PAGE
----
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Location: Belgium
I wouldn't do it if I were you. Believe it or not but the bugger gets HOT. It reaches around 60° from time to time *with* that pathetic little heatsink and seriously noisy fan.
What I did is chop a volcano7 into a little 40x40mm piece, removed the stock fan and heatsink and put it on with thermal adhesive. Mind you, my case does have a decent exhaust fan.


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PostPosted: Wed Jan 01, 2003 1:38 pm 
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Gandalf, tasban's point is that as the C3 withstands 24 hrs of gaming without even a HS, perhaps the CPU on the EPIA can tolerate being run w/o a fan. It is a valid point.

I personally still wouldn't go fanless with the stock HS it even though it might be perfectly safe for the CPU. When the temp is allowed to go that high -- let's say into the 70s & 80s Celcius, the stress on all the other components (including stuff like plastics, insulation, etc) is higher. In the long run, surely it is going to mean shorter lifespan & higher fire risk.

I did reduce the fan speed on the M9000 to ~7V & found cooling was still OK and the noise much more tolerable. You could probably do better with a different HS and/or a larger quieter fan, but that is more work.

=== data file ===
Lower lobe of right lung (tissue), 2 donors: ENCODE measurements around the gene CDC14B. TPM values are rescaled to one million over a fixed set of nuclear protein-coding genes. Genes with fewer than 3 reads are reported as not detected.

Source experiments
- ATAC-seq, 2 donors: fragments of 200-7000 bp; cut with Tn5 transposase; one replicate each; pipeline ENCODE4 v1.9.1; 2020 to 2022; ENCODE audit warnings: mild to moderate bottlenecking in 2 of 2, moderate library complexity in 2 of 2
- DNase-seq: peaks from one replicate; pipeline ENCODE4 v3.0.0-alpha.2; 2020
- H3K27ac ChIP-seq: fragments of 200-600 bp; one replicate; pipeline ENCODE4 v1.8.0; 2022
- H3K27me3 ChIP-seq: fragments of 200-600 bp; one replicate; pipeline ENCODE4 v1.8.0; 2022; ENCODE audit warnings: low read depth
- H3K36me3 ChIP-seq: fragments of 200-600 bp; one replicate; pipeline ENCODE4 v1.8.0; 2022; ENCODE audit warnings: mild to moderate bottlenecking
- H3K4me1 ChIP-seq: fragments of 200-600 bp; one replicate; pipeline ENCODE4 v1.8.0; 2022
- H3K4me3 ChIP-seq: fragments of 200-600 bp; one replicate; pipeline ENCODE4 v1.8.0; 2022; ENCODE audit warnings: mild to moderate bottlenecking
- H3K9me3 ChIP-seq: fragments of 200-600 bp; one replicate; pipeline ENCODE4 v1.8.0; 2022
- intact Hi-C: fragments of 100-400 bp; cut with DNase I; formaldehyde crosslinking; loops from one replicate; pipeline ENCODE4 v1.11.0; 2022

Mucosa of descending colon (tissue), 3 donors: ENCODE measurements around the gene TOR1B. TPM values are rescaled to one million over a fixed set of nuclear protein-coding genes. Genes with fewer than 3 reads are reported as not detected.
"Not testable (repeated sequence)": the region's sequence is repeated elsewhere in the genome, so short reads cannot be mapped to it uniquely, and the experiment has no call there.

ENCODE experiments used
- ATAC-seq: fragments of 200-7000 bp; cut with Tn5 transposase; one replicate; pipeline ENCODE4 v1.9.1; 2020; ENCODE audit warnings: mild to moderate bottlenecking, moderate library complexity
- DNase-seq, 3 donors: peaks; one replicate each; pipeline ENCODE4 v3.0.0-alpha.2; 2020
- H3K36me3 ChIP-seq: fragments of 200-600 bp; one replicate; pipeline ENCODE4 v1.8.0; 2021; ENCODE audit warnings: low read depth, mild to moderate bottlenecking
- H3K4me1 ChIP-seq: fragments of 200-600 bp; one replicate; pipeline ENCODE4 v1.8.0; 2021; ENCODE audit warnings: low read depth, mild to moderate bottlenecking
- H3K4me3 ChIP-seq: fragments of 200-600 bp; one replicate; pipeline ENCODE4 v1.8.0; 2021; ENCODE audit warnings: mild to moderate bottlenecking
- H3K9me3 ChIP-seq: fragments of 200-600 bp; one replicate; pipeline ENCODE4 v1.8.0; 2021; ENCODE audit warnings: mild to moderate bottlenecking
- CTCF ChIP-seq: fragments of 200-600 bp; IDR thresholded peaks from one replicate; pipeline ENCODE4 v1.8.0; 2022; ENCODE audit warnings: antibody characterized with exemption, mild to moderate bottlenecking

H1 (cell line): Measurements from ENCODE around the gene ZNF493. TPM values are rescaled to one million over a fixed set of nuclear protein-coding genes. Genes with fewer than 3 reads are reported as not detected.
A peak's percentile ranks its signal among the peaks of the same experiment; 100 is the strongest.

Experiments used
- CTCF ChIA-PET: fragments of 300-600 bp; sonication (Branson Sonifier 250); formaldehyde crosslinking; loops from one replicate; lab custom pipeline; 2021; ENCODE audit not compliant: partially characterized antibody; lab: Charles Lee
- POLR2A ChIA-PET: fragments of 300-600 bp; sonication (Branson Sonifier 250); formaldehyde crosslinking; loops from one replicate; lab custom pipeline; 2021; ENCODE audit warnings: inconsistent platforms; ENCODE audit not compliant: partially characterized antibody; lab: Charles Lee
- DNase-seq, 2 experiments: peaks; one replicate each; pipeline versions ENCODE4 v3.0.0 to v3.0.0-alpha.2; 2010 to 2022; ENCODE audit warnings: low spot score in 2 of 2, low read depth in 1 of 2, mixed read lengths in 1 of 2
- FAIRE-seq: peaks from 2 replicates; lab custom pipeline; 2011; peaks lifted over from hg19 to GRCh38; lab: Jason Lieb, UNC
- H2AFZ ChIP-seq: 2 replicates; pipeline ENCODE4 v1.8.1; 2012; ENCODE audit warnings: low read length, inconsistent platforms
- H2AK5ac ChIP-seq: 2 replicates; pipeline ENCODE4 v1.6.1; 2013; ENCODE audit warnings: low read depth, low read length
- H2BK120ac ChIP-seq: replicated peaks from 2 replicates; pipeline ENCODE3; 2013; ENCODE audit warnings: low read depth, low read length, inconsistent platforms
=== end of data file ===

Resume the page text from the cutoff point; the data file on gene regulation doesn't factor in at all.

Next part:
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 Post subject: VIA EPIA M 9000 cpu fan removal, anyone?
PostPosted: Wed Jan 01, 2003 7:47 pm 
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Location: Don Mills Canada
The HSF setup in VIA EPIA M 9000 - airflow of 7 CFM is very marginal and the HS has too little heat exchange area. Could the HSF be insulating the CPU about as much as it is cooling it ?
A taller heatsink running fanless in a Morex 2677 case, which has twin case fans may not be a bad alternative.
I am under the impression that VIA C3 933s generally run cooler than the older 533s and 600s.
The embedded nature of the CPU may also not fit easily with conventional heatsinks.


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 Post subject:
PostPosted: Thu Jan 02, 2003 5:17 am 
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can the EPIA be underclocked? i've seen the fanless versions for sale here in the UK but the price i've got is more than i can get the 900mhz version for.